Aragon Fundraising, previously called Apiary, is an app built on top of Aragon, providing Aragon users an easy way to raise funds through an emergent organization. It has been developed by the Aragon Black team and will be available on the Ethereum mainnet this (northern) summer.
This innovative model distinguishes itself by leveraging aragonOS’s apps ecosystem and permissions system, a batched bonding curve implementation that incentivizes “skin in the game” and curation with multiple collateral token support, novel measures preventing front-running, and a tap mechanism that sustains the underlying project while safeguarding the majority of funds from depletion.
Splitting funds into reserve and discretionary pools provides smart contract-enforced accountability between project contributors and patrons throughout the lifecycle of a project while simultaneously ensuring sufficient liquidity to support the emergence of a long-tail of organizations.
The Aragon Fundraising app architecture is based upon Vitalik Buterin’s description of a Decentralized Autonomous Initial Coin Offering (aka DAICO) and Luke Duncan’s seminal research about emergent organizations.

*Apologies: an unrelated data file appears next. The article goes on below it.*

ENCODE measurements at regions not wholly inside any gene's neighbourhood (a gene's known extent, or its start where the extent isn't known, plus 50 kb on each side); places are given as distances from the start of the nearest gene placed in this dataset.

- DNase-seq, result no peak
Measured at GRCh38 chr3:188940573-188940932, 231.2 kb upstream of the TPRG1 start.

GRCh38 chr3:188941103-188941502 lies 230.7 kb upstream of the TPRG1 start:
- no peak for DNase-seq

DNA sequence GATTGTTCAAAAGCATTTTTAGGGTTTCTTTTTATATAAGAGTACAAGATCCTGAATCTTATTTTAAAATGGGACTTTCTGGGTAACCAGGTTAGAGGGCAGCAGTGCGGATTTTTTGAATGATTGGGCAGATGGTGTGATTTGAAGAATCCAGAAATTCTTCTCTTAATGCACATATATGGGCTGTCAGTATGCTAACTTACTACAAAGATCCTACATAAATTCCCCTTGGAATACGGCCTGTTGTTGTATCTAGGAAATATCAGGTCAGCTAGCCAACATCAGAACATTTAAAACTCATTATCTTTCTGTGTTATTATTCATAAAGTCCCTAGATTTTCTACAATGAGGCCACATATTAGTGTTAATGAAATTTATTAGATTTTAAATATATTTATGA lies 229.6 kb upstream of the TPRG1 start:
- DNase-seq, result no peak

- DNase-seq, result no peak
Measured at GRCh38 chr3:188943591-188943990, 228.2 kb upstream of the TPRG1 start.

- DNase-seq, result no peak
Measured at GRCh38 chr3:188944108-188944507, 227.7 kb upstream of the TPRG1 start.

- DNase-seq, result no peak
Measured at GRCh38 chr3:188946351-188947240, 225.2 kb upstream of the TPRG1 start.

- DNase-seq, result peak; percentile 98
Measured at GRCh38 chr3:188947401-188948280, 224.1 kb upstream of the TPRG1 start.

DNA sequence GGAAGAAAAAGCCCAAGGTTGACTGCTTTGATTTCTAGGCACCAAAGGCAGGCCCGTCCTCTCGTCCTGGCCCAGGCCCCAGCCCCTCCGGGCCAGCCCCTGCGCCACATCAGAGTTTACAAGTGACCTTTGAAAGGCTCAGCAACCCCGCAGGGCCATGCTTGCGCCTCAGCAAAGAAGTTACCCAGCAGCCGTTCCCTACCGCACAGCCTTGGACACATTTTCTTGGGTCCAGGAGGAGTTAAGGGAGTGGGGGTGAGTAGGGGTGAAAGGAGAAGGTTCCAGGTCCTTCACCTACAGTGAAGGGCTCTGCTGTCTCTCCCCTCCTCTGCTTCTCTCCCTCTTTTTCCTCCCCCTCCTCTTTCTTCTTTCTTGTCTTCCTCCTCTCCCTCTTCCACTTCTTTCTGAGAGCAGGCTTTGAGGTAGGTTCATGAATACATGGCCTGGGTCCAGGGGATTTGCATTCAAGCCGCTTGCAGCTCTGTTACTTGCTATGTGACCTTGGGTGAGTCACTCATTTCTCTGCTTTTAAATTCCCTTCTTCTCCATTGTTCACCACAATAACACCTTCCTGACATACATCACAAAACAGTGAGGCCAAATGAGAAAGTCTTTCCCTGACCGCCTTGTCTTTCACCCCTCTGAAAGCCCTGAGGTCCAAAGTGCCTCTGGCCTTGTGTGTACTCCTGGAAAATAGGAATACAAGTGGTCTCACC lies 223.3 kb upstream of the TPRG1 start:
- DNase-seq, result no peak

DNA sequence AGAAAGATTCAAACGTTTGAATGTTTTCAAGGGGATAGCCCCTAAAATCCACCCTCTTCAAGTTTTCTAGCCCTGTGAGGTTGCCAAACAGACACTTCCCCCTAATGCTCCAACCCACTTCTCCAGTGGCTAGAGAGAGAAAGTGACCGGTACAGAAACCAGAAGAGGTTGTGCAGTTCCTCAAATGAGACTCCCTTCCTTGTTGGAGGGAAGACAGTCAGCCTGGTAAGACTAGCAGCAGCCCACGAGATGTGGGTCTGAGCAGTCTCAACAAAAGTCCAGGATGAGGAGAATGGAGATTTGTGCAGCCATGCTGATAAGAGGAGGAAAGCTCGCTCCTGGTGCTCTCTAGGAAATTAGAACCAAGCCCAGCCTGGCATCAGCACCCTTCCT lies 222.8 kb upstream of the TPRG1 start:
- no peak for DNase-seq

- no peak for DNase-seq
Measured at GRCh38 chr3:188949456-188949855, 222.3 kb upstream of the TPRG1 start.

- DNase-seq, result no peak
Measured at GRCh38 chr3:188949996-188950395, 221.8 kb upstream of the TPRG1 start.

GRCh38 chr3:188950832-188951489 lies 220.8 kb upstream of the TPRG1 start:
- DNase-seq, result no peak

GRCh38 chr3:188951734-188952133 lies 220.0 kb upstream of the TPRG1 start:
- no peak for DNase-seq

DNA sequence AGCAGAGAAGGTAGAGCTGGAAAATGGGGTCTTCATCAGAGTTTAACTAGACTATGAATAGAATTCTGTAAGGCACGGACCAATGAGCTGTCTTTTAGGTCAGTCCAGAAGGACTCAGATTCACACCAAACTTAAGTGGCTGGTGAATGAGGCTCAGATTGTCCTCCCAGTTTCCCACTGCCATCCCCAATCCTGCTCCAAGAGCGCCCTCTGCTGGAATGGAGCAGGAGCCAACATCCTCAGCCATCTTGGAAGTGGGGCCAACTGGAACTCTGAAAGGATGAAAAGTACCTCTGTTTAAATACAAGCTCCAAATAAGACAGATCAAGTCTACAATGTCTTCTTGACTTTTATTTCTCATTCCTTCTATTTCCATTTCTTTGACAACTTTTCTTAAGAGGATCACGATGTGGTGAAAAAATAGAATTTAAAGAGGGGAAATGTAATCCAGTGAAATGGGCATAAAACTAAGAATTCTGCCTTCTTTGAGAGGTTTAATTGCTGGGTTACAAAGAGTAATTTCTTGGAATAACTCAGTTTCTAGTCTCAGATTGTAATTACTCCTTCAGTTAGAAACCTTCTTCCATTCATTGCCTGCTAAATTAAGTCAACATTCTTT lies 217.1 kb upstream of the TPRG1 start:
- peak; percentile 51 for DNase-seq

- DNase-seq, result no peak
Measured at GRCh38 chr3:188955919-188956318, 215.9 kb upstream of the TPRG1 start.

The cornerstone of this application is a bonding curve smart contract: an automated-market maker where any user can deposit collateral in exchange for an organization-specific token. This market maker accepts both ETH and / or any ERC20 as a collateral. However, our first released default template will be set to accept DAI and ANT only (for a curve behavior that’s as intuitively readable as possible) although customization will be available at a granular level through the use of the aragonCLI.
The market maker contract mints tokens to stakers at a price determined by the initialization parameters according to the existing token supply. This guarantees continuous liquidity while incentivizing curation and funding for social good.